Voyager becomes first man-made object to leave Solar System
Nasa's Voyager-1 spacecraft has become the first man-made object to leave the solar system, it has finally been confirmed.
Scientists had been debating for more than a year as to whether NASA's 36-year-old Voyager 1 spacecraft has left the solar system and become the first human-made object to reach interstellar space.
By a fluke measurement, they now know definitively that it has.
The probe was launched in 1977 to study the outer planets in our solar system.
"We made it," said lead Voyager scientist Edward Stone, from the California Institute of Technology, today
The definitive piece of evidence came by chance when a pair of solar flares blasted charged particles in Voyager's direction in 2011 and 2012. It took a year for the particles to reach the spacecraft, providing information that could be used to determine how dense the plasma was in Voyager's location.
Extrapolating from the measurements, scientists believe Voyager actually left the solar system in August 2012. That summer, the spacecraft radioed back another key piece of information, showing a huge spike in the number of galactic cosmic rays from outside the solar system and a corresponding decrease in particles emanating from the sun.
Voyager 1, now 21 billion kilometres away from Earth, could not make the measurement directly because its plasma detector stopped working more than 30 years ago.
"This was basically a lucky gift from the sun," Stone said.
Plasma are basically charged particles and are more prevalent in the extreme cold of interstellar space than in the hot bubble of solar wind that permeates the solar system.
Scientists had been reluctant to conclude last year that Voyager had reached interstellar space because it was still picking up magnetic field measurements that were very similar to the sun's magnetic field.
Computer models had predicted a significant shift in the interstellar magnetic field's alignment.
"The magnetic fields is still something that puzzles us considerably," said physicist Gary Zank, with the University of Alabama in Huntsville.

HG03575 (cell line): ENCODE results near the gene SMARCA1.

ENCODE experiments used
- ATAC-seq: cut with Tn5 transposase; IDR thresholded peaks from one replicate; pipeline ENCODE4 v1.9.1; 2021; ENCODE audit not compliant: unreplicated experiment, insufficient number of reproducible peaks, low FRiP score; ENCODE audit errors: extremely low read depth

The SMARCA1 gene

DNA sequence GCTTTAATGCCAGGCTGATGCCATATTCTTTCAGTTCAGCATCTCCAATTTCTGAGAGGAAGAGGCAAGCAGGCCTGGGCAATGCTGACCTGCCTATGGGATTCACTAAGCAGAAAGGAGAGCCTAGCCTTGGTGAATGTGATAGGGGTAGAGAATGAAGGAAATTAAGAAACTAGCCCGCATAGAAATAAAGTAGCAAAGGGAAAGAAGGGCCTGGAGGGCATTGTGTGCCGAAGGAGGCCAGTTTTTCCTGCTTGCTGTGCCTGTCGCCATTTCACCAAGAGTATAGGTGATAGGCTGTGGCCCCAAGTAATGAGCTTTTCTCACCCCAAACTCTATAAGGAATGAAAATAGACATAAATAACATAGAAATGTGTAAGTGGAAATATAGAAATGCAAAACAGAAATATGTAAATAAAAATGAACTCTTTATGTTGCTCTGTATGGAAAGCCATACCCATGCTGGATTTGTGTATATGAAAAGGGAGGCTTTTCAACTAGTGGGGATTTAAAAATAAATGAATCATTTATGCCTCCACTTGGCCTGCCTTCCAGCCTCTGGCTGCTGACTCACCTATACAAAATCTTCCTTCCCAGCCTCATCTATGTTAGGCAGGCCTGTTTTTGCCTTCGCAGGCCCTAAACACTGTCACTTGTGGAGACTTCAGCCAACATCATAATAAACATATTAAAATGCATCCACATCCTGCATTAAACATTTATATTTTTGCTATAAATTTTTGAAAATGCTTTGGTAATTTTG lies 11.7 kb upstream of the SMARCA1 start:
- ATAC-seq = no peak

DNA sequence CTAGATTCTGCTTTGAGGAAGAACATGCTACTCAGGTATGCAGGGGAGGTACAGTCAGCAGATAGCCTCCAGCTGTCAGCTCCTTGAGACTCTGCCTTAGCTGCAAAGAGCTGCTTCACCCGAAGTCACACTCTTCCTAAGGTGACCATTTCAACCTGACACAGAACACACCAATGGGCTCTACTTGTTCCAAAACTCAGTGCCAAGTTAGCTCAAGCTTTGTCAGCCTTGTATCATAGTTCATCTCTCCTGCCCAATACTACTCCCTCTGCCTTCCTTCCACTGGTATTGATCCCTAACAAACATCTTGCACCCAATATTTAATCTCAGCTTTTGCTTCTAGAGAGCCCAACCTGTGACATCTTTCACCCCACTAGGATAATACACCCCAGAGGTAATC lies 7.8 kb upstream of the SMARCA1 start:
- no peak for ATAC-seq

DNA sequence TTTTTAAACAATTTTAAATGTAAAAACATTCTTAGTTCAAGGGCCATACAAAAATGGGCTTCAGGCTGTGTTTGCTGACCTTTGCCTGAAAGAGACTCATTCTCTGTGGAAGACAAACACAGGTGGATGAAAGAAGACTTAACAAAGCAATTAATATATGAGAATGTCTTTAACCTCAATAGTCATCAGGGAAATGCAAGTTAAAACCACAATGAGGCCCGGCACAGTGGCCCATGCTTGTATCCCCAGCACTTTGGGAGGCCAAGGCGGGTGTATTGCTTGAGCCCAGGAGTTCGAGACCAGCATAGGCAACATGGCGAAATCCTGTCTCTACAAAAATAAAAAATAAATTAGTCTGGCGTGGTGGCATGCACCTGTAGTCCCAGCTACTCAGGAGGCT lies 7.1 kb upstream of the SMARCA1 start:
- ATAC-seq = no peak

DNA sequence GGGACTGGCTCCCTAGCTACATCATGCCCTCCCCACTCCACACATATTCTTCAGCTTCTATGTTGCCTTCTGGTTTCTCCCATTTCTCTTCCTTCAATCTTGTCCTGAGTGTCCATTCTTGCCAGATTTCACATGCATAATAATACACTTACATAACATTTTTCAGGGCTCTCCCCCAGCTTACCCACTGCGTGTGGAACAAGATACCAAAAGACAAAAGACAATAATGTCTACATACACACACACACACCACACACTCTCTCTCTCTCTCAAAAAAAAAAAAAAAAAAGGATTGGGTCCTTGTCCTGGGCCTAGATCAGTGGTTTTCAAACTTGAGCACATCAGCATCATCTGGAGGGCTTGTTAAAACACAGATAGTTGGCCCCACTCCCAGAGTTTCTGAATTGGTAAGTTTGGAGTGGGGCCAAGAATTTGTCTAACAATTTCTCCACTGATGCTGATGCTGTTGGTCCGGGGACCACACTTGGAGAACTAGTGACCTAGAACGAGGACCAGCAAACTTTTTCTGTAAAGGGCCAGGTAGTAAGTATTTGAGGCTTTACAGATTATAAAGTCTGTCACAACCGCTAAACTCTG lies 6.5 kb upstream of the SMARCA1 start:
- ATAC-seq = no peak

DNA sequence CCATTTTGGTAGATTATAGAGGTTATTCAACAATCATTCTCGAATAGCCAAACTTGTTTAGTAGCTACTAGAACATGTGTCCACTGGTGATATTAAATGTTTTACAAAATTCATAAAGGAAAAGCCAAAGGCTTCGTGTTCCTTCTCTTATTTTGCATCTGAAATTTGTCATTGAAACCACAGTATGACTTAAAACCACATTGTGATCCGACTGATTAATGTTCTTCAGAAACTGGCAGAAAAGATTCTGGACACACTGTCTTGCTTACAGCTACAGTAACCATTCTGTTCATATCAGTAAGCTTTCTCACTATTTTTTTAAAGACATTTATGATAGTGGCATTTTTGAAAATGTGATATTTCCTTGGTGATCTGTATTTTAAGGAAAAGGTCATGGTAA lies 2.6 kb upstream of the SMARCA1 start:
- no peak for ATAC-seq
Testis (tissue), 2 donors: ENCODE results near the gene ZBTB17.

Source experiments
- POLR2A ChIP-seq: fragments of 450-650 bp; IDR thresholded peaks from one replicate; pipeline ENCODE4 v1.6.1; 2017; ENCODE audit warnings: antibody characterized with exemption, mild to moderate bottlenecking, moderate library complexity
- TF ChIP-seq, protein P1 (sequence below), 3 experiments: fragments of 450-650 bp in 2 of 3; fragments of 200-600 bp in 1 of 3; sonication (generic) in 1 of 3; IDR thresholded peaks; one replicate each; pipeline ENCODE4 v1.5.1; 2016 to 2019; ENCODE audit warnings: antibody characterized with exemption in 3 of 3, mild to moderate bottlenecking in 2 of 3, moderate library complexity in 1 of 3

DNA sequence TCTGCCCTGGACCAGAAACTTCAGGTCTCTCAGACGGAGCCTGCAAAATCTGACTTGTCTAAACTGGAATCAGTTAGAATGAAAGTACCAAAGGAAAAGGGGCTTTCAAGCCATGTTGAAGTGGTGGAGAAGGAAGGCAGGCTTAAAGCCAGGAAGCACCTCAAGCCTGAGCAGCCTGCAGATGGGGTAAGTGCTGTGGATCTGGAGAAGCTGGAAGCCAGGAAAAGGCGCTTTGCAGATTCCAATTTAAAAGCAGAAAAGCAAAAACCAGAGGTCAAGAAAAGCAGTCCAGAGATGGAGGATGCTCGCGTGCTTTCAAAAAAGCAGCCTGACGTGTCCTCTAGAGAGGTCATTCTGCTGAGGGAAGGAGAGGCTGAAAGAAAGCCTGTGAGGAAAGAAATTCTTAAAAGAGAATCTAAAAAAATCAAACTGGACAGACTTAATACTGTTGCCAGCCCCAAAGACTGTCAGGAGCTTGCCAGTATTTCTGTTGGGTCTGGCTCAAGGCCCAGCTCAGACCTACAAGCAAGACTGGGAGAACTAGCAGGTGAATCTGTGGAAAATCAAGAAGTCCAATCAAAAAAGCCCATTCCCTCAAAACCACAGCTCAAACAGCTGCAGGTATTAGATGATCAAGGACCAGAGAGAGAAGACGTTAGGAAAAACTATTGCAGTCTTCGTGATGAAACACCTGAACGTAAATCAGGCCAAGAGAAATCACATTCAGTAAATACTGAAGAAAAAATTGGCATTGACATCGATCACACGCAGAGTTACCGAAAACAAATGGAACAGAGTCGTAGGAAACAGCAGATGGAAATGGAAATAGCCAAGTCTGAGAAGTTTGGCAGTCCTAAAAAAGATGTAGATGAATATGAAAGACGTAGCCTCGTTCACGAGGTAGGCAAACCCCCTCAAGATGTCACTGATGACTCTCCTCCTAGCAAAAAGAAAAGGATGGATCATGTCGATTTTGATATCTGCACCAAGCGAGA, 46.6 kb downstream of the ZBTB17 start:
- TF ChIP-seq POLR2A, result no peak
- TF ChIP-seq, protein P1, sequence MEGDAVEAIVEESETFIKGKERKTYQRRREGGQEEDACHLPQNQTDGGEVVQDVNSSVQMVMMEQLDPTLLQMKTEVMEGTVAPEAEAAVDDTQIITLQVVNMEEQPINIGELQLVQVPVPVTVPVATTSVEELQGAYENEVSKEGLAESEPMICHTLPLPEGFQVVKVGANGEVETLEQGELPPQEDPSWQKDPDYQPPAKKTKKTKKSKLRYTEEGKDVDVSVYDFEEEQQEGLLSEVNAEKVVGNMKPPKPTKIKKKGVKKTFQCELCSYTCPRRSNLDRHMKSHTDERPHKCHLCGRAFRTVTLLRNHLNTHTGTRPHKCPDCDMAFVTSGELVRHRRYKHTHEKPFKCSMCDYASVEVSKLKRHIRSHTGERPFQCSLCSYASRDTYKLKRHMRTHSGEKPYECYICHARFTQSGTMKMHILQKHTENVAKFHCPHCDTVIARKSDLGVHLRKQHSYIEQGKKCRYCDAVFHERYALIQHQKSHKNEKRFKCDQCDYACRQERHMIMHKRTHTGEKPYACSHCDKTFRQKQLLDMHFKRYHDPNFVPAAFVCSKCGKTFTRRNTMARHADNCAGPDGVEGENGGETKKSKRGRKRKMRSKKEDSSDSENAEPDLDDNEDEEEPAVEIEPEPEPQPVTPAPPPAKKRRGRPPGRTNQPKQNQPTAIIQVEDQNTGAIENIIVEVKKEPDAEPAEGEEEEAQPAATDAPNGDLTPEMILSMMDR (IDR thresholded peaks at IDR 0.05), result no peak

Scientists now believe the interstellar magnetic field is somehow draped around and twisted by the heliosphere, the bubble of space under the sun's influence.
Understanding how that happens is just one of the questions the Voyager team will attempt to figure out while the probe still has power. Voyager 1, and a sister spacecraft Voyager 2, use heat released by the natural decay of radioactive plutonium to generate electrical power for their instruments.
After 2020, scientists expect they will have to start turning off instruments, until around 2025 when the probes will be completely out of power.
Voyager 2, which is heading out of the solar system in another direction, has another five to seven years before it reaches interstellar space, said Donald Gurnett, a long-time Voyager scientist at the University of Iowa.
"We're in a truly alien environment," Zank said. "What Voyager is going to discover truly beggars the imagination."
The two Voyager probes, which were both launched in 1977 to study the outer planets, contain gold records etched with music, greetings, sounds and images from Earth. The project was spearheaded by astronomer Carl Sagan, who died in 1996.
With Voyager 1 having left the solar system, the next time it will encounter a star is in 40,000 years, when it flies about 1.7 light years away from a star in the constellation Camelopardalis called AC +79 3888.
"Voyager has once again joined the ranks of the great human journeys of exploration," Garnett said. "This is the first journey into interstellar space."
The research is published in this week's journal Science.